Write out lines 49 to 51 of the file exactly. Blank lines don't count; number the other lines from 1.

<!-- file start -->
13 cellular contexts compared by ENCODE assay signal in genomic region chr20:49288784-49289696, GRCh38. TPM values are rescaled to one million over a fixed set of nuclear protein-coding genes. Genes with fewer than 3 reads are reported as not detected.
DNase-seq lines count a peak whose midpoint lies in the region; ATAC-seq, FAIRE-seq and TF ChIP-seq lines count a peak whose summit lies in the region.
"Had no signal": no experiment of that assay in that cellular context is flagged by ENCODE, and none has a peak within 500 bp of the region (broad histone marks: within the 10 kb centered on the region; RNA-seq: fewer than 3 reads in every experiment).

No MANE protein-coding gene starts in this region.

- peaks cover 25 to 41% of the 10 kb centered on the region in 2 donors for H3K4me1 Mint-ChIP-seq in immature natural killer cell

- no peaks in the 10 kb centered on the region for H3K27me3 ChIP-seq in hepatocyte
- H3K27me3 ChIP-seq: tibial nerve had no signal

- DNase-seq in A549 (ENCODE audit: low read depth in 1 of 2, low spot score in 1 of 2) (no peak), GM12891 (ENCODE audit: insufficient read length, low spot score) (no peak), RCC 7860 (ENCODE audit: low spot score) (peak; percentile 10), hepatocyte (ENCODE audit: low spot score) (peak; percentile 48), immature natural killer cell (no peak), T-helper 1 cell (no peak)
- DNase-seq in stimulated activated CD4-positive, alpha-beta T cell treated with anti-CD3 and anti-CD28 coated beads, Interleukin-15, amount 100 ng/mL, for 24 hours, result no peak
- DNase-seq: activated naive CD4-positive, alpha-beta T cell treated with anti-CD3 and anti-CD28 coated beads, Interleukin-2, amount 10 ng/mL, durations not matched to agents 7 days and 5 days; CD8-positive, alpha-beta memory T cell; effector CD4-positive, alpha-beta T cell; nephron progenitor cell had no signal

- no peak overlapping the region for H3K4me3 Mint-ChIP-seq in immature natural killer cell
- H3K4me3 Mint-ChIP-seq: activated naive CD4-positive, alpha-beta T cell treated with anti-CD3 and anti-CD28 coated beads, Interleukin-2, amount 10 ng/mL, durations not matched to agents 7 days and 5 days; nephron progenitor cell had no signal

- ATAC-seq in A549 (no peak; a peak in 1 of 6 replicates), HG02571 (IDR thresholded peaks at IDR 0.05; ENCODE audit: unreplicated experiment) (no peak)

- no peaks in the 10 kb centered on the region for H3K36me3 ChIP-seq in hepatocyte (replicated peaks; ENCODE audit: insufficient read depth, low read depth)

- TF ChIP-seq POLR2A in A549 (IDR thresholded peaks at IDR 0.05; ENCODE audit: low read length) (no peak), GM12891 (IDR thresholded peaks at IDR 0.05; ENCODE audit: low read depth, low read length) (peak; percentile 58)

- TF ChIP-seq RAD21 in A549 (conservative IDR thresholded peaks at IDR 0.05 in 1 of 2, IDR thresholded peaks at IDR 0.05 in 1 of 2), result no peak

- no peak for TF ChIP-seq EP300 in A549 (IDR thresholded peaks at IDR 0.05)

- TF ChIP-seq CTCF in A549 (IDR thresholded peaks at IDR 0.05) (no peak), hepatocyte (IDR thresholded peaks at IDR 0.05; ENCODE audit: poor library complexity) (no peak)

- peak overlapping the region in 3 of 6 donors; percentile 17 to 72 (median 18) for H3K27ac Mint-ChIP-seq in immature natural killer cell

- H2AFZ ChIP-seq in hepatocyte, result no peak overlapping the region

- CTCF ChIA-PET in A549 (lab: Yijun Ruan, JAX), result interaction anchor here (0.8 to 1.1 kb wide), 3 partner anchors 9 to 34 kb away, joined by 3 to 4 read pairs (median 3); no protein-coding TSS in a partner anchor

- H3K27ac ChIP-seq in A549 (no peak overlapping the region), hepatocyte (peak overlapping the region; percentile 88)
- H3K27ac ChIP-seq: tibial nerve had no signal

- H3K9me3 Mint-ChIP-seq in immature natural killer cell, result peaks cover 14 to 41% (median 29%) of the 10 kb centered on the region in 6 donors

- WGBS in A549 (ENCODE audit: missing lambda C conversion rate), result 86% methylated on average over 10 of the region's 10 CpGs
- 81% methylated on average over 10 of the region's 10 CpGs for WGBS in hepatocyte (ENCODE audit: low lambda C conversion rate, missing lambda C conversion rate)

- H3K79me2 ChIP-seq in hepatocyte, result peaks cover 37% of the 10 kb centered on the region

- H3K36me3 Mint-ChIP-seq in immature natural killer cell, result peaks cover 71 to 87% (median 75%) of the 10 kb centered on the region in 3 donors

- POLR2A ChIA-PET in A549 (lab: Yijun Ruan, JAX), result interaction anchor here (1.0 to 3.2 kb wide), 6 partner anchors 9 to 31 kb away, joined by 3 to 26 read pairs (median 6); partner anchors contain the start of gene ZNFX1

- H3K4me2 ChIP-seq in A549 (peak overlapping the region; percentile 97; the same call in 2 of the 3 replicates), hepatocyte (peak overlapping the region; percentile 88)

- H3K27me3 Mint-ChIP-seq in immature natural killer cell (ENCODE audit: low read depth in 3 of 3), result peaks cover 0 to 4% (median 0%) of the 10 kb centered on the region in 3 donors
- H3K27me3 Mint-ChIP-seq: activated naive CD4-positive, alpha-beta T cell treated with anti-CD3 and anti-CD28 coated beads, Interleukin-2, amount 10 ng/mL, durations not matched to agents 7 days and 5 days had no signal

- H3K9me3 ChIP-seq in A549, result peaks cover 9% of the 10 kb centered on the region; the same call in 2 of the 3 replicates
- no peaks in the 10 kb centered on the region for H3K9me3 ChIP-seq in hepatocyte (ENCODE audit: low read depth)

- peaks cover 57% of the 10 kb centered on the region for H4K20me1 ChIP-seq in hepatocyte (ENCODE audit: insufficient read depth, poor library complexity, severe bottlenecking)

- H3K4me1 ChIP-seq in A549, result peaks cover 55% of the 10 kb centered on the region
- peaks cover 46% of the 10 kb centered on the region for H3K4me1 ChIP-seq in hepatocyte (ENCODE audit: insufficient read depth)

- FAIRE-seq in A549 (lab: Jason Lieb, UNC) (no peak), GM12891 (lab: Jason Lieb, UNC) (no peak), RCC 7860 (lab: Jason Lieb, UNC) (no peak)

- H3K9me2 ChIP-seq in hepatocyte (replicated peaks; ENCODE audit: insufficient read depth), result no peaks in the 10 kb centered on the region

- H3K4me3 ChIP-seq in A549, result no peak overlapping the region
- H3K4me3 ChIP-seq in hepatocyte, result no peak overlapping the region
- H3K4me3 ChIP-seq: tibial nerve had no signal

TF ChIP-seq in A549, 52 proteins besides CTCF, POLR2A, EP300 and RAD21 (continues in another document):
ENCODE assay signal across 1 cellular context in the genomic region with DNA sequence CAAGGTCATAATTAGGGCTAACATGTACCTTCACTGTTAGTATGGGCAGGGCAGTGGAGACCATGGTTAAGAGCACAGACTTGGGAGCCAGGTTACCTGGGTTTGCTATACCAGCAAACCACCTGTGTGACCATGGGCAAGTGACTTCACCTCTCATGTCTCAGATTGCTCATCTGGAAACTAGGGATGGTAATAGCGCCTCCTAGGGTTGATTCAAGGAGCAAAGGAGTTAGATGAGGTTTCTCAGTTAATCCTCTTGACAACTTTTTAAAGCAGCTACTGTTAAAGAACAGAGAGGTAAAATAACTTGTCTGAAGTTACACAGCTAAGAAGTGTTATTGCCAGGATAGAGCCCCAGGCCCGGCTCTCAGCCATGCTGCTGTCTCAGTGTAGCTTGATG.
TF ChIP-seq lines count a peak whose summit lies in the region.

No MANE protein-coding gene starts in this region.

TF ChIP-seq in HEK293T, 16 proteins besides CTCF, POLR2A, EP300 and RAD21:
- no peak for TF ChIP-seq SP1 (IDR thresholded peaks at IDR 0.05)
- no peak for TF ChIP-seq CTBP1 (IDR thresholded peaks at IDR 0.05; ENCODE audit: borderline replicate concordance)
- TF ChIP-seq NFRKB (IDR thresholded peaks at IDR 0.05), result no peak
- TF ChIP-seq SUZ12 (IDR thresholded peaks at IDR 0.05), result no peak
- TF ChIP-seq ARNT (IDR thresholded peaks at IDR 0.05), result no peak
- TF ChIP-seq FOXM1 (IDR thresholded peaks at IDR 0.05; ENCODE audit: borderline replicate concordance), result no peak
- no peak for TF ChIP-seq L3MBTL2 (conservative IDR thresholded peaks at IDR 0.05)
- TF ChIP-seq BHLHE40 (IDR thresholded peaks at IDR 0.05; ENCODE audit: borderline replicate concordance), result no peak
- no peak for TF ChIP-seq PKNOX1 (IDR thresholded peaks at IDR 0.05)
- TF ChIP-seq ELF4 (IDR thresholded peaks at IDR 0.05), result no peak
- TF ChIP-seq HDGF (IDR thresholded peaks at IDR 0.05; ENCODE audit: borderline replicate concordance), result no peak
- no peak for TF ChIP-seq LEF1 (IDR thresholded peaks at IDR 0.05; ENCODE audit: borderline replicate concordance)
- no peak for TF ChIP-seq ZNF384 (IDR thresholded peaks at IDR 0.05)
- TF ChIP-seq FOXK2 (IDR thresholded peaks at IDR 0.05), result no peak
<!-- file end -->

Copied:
- no peak for TF ChIP-seq CTBP1 (IDR thresholded peaks at IDR 0.05; ENCODE audit: borderline replicate concordance)
- TF ChIP-seq NFRKB (IDR thresholded peaks at IDR 0.05), result no peak
- TF ChIP-seq SUZ12 (IDR thresholded peaks at IDR 0.05), result no peak